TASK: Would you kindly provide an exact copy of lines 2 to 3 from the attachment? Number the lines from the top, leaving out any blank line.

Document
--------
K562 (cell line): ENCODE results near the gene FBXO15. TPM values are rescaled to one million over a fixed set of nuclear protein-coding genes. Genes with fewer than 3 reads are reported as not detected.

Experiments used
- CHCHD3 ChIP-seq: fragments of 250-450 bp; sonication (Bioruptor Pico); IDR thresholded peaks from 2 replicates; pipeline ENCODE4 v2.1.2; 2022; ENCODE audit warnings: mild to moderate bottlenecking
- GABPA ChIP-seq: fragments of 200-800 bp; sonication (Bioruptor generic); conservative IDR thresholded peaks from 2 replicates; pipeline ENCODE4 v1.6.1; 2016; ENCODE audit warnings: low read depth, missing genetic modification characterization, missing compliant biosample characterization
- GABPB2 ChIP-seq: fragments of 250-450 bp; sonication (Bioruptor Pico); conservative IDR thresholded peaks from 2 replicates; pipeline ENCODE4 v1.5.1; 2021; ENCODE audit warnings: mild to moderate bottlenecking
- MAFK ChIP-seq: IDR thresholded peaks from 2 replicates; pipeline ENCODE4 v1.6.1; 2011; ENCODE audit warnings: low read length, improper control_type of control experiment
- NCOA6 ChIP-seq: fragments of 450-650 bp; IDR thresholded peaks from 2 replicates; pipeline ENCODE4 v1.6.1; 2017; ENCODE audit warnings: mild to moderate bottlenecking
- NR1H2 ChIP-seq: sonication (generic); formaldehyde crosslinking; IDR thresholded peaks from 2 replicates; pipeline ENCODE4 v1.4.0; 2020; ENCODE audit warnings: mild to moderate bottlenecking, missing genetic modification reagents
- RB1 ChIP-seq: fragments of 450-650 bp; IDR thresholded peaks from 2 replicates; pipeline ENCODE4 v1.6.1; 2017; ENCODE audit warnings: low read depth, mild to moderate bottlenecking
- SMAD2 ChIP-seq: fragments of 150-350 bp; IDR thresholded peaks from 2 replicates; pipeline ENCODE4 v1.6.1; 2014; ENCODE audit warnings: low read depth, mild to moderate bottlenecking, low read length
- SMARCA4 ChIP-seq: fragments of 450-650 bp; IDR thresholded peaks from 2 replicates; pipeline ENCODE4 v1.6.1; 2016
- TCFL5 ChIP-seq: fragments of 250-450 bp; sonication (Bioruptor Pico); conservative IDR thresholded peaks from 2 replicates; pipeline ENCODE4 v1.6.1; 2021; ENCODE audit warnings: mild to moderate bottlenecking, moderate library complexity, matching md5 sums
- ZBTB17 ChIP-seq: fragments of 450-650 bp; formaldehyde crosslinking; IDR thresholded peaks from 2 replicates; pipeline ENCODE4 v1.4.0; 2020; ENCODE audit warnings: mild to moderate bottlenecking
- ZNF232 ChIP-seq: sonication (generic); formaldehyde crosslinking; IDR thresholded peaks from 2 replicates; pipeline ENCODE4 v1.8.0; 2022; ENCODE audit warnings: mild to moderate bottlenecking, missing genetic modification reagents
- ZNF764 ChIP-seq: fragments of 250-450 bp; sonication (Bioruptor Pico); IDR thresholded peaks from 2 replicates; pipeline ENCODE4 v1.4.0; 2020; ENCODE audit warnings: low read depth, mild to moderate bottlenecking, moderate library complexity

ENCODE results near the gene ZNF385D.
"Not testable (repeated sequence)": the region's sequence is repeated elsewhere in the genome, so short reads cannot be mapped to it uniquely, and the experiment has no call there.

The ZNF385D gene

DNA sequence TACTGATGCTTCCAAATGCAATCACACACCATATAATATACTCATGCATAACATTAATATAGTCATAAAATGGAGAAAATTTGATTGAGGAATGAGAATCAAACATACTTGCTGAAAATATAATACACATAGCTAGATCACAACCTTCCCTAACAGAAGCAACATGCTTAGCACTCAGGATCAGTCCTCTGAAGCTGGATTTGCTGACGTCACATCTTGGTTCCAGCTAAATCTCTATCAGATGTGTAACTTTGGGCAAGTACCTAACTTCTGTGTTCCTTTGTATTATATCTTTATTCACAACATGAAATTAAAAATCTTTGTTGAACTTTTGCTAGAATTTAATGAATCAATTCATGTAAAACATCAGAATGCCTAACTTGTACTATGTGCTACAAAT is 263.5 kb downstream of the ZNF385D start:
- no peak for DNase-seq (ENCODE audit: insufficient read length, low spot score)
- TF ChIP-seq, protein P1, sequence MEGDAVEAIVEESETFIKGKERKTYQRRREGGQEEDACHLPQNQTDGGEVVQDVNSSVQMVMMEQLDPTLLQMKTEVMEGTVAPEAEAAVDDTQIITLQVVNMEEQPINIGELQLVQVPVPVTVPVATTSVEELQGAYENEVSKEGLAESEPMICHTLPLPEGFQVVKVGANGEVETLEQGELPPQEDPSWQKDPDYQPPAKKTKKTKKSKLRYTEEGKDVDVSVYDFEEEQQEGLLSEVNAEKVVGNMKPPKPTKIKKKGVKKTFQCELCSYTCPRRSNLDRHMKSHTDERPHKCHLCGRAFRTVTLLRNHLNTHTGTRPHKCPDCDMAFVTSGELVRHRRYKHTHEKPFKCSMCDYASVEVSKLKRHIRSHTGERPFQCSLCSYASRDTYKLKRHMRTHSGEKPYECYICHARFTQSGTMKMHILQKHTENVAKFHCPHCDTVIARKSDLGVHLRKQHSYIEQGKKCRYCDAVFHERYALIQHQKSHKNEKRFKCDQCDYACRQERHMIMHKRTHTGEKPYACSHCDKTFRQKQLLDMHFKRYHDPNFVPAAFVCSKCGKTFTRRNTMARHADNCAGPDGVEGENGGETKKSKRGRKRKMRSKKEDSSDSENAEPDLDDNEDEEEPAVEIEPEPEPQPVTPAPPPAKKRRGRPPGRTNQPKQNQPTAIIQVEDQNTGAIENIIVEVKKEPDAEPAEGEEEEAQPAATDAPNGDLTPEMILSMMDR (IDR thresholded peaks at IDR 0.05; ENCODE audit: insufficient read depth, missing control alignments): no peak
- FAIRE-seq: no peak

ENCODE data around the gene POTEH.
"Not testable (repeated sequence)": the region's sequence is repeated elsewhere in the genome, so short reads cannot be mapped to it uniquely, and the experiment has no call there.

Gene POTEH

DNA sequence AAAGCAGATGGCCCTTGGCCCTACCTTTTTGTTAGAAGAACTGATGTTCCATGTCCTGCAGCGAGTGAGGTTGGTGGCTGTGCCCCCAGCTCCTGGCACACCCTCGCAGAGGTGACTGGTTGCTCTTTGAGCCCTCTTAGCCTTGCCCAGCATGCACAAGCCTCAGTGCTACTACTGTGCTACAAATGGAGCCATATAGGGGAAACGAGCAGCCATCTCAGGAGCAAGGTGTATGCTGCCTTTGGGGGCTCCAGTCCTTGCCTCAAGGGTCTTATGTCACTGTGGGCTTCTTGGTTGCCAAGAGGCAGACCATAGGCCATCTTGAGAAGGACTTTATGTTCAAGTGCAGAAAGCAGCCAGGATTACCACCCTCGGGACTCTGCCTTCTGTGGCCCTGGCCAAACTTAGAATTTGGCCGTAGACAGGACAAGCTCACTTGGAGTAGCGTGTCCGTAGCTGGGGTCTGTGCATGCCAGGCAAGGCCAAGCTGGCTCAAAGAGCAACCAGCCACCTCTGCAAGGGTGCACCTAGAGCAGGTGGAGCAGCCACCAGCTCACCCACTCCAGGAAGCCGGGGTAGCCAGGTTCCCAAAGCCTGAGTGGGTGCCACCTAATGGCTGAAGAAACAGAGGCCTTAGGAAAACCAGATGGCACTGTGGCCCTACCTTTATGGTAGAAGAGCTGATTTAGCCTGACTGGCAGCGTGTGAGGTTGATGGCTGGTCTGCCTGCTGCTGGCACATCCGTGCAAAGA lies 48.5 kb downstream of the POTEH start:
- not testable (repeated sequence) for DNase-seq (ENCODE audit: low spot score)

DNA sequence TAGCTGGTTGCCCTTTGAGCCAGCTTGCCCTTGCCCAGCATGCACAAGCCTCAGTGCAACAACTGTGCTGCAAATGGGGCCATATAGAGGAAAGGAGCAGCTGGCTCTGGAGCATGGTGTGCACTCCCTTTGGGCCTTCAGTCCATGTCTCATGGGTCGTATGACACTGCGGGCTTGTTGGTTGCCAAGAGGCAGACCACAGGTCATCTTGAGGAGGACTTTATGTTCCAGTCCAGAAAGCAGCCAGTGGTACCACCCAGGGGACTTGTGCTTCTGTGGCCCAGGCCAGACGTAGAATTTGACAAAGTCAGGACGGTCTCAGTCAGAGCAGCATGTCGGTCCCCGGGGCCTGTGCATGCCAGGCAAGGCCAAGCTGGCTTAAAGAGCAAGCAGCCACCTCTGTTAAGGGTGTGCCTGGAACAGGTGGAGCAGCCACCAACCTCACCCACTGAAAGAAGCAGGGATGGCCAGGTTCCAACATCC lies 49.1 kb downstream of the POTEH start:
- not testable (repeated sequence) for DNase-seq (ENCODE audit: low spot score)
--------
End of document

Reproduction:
Experiments used
- CHCHD3 ChIP-seq: fragments of 250-450 bp; sonication (Bioruptor Pico); IDR thresholded peaks from 2 replicates; pipeline ENCODE4 v2.1.2; 2022; ENCODE audit warnings: mild to moderate bottlenecking